Lamy

In praise of Lamy’s watercolours

I am not sure how the rainbow drawings at the beginning of the pandemic started. The narrative in the UK seems to be that the rainbow is the NHS rainbow to support the country’s national health system and its workers. I am sure other countries have similar country-specific and country-centric explanations. The rainbow as a symbol for hope in pandemic times might have started in Italy, but I’m not 100% sure, so if you have more information, please let us know in the comments.

Faded rainbows in a window

Our son couldn’t resist drawing a rainbow with his battered Lamy aquaplus watercolour set either. Stationery use is always encouraged!

Still going strong, one year in

You might know that England’s Northwest isn’t exactly the sunshine capital of the world, so I was quite surprised to see that into the middle of the Summer 2020 many rainbow pictures in windows were already rather faded. With the sun being so weak here I assume the many faded rainbows must be due to cheap supermarket-own-brand stationery that can be pretty awful. I don’t remember seeing any non-faded rainbows in the last months (except our Lamy one).

Close-up of the beautifully strong Lamy colours, one year in.

What I really like about the Lamy set is that each colour is individually replaceable, not that I will have much luck finding replacements in the UK, though… Yes, it’s € 5.90 while some no-name alternatives are only £1, but I think it’s so much better than the cheap watercolour sets!


If you are interested in more scientifically done long time tests have a look at Dave’s Paper Mate Biodegradable Mechanical Pencil Biodegradability Test or at his Blue Lead Fade Testing.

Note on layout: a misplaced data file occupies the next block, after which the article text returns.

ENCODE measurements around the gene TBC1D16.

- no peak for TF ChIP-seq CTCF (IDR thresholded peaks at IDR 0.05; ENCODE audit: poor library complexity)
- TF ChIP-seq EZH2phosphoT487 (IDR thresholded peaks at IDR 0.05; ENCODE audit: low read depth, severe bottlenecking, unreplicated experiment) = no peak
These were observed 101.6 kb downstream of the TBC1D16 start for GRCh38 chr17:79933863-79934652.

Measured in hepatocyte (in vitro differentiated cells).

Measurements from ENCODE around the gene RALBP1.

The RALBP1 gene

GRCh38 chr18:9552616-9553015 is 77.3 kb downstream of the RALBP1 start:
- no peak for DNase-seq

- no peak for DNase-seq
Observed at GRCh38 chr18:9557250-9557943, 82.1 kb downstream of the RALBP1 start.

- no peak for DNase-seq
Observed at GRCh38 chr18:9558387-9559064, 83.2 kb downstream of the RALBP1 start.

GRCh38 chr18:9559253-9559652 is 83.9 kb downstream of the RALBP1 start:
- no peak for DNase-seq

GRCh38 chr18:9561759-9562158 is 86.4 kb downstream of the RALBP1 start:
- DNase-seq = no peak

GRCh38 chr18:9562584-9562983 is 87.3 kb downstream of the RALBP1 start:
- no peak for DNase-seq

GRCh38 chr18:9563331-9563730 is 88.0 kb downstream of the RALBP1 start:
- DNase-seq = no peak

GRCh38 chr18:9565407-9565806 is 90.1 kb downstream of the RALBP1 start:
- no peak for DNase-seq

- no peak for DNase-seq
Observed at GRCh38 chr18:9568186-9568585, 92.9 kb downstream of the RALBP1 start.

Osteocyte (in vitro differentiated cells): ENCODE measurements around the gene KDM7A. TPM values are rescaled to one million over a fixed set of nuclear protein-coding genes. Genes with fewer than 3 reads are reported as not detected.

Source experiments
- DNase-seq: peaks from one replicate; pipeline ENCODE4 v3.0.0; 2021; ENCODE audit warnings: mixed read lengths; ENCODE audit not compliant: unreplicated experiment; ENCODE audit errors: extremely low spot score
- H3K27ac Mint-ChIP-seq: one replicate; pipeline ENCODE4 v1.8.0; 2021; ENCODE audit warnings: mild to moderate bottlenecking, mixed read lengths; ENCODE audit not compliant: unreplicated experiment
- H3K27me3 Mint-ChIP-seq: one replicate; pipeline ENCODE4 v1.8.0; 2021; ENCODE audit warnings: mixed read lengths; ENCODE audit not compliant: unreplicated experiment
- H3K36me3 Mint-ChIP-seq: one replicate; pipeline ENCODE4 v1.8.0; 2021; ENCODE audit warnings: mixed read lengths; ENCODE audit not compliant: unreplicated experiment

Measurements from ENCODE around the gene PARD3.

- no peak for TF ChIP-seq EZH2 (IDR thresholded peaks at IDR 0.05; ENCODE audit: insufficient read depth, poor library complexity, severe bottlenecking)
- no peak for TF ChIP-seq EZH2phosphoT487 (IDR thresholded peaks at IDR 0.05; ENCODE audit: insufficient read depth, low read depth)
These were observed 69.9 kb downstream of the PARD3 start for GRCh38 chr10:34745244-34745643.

D1 ≠ D1

Not everyone shares this opinion, not even everyone in my household, but I think gel refills are so much nicer than ballpoint refills. My holbein x Rotring 600 3 in 1 came with ballpoint refills, so it was a prime candidate for an upgrade: replacing the ballpoint refills with gel or hybrid refills. I had the idea after A.J. talked about the D1 refills in a comment on my video about this pen.

I started by consulting Ana’s refill guide to look for some nice refills.

It didn’t take long to pick some cool stuff for my order, not only refills, also a new pen (the Jetstream Edge in white). To get free postage with my order I also picked a few more refills with the intention of improving my wife’s Lamy 2000 multipen (the original Lamy ballpoint refills often skip when you start writing).

The two patients of this operation: Lamy 2000 and holbein x Rotring 600 3 in 1

What did I order? Jetstream refills, I like them based on my positive experience with them from the Hobonichi pens and from my Jetstream 4 in 1. I also got some Zebra refills. I haven’t used them myself but bought them before to go with a pen I gave someone as a gift.

When trying to fit the Zebra refills into the Lamy 2000 there was big disappointment. They didn’t fit. A quick look at the end revealed that the Lamy refills are slightly slimmer. Maybe D1 isn’t quite as standardised as I thought. I have to admit though that I don’t have much D1 experience as I generally prefer pencils and fountain pens.

A quick check with the callipers revealed that there are minute differences in the diameter. The Lamy M21 diameter is 2.32 mm, the Zebra JSB 0.5 diameter is 2.36 mm. 0.04 mm (0.0016 inches) difference. I also measured the Uni SXR-200-07 which turned out to have a diameter of 2.33 mm. Even though the Zebra didn’t fit the Lamy 2000 I managed to squeeze it into the Rotring 600. That left me with the uni for the Lamy 2000. The refill is only 0.01 mm wider but that was enough the turn a relaxing Sunday drive refill with butterflies (and the Loving You song in the background) into a heavy metal squeeze fest (with some Rammstein song playing from a broken stereo) with thoughts in my head that the Lamy 2000 will crumble under all the pressure. In the end it did, luckily, work. According to my own refill guide the D1 diameter is 2.35 mm. Who would have thought a fraction of a millimetre makes such a difference…

Since I talked about Holbein: Radio 4’s book of the week happens to be about him: The King’s Painter: The Life and Times and Hans Holbein.

Savannah green and terra red

Today: a very exciting arrival: My Lamy Safari collection got company.